Archive for the ‘Community Arts’ Category

Condor and Hornbill on Aviary Fence

Tracy Aviary is installing a new feature for kids of all ages to see how they measure up to the world’s great birds. The first two birds, an Andean Condor and a Southern Ground Hornbill painted by Chris Peterson, were delivered last week by Gr8West. They are part of a long fence where a dozen more life-size bird paintings will allow visitors to spread their wings to see how they measure up.

The addition of the large bird painting cutouts is the latest initiative of our ArtParks Project. Since 2008, Gr8West has partnered with the Aviary to provide art and the close interaction with birds to foster creativity and learning about nature.

Insert Heads Here. Pelican drawing by Tony Poulson

With initial funding from the Salt Lake Education Foundation, students from Dilworth Elementary and Lincoln Elementary contributed some decorative elements and design ideas. A variety of children groups have participated since then. Today, thanks to the leadership of Tim Brown, the Tracy Aviary has considered children in its design as it has evolved and constructed new exhibits and spaces.

In addition to the dozen birds we are working on now, we’re also creating some large posing stations for visitors to take snapshots at, including a 10-foot tall pelican (see Tony’s drawing).

Come on down and see whats happening with the birds!


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We have been working with Tracy Aviary to develop the Children’s Art Park for almost three years. We are excited to partner with Tracy Aviary this summer to offer children’s art programming in the ArtPark on Saturdays. Click on the image for a link to the info on their webpage.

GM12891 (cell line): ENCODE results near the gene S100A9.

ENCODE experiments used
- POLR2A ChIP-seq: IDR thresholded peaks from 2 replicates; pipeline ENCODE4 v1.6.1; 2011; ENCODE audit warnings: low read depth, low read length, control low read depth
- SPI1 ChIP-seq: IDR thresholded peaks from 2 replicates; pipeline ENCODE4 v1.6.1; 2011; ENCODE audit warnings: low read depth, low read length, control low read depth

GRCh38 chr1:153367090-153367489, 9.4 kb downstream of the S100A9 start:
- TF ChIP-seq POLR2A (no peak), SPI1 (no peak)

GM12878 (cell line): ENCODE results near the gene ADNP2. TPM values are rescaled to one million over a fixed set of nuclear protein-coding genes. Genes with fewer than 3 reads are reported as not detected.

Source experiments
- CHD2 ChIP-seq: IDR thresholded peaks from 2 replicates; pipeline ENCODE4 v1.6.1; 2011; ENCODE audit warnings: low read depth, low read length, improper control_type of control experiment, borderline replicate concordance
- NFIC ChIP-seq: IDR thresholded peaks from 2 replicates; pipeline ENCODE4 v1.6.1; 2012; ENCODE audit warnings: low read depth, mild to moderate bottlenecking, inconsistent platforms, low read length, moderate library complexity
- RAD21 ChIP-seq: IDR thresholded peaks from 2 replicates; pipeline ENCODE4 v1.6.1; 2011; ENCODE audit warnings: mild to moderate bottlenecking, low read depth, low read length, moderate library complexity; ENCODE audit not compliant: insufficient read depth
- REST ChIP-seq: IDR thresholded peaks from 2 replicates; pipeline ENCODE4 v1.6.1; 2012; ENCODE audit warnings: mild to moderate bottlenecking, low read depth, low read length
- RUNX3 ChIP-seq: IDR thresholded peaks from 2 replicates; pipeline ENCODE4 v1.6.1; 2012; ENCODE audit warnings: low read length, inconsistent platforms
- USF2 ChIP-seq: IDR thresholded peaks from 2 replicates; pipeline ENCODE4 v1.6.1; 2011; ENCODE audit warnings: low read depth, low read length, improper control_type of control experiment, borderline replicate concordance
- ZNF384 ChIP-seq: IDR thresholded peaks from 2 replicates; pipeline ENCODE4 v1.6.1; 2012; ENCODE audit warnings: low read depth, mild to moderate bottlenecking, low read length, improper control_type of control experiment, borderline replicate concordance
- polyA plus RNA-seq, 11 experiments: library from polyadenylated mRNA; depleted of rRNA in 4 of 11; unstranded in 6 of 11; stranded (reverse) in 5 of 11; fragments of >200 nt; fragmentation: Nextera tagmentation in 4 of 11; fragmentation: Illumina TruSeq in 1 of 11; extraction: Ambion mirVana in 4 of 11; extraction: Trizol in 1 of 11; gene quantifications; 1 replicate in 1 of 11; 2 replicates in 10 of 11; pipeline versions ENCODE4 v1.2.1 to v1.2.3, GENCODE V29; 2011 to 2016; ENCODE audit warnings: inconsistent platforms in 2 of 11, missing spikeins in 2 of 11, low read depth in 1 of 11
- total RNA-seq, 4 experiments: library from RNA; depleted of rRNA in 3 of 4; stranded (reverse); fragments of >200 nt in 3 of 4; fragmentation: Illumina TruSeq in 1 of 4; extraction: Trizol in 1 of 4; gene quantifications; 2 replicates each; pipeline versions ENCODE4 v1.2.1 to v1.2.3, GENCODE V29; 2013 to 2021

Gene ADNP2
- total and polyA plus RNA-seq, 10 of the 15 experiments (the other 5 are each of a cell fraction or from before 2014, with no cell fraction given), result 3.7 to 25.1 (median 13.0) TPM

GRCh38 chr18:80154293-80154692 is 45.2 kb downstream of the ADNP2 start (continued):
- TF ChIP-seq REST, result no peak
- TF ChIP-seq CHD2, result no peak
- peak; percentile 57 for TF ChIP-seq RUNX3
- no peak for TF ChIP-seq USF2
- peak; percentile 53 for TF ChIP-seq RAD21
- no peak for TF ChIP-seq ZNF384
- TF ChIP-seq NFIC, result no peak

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Last night, I attended a packed Salt Lake City Council Meeting as a member of the Sorenson Unity Center’s Garden Committee to speak in favor of Mayor Ralph Becker’s CDBG budget proposal; specifically for the funding for Unity Center’s backyard Community Art Garden within that budget. Great West Institute is a partner with the Unity Center on this project. I was given two minutes to speak and made it within the last three sentences of finishing. Here’s my remarks in their entirety, making the case for the Art Garden and explaining what we’re hoping to do:

The mission of the Sorenson Unity Center is to enhance lives through visual and performing arts and serve as a community gathering place. I believe the Community Garden and Outdoor Event Space represents an incredible opportunity to truly fulfill the intent of this mission.

I became involved in this project because I believe in the importance of natural open space in urban and suburban areas and that art can be utilized as an empowerment and community building tool. This project lies at the nexus of these two ideas. (more…)

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Last weekend, over the course of three days, I facilitated the creation of a mural at Club Red Afterschool Program in Moab.We had Thursday and Friday afternoons with the kids, who were mostly high school age (12-18). Participation is optional, so I was warned that getting them to do much of anything would be difficult- Lots of texting and such.

Moab student posing in front of mural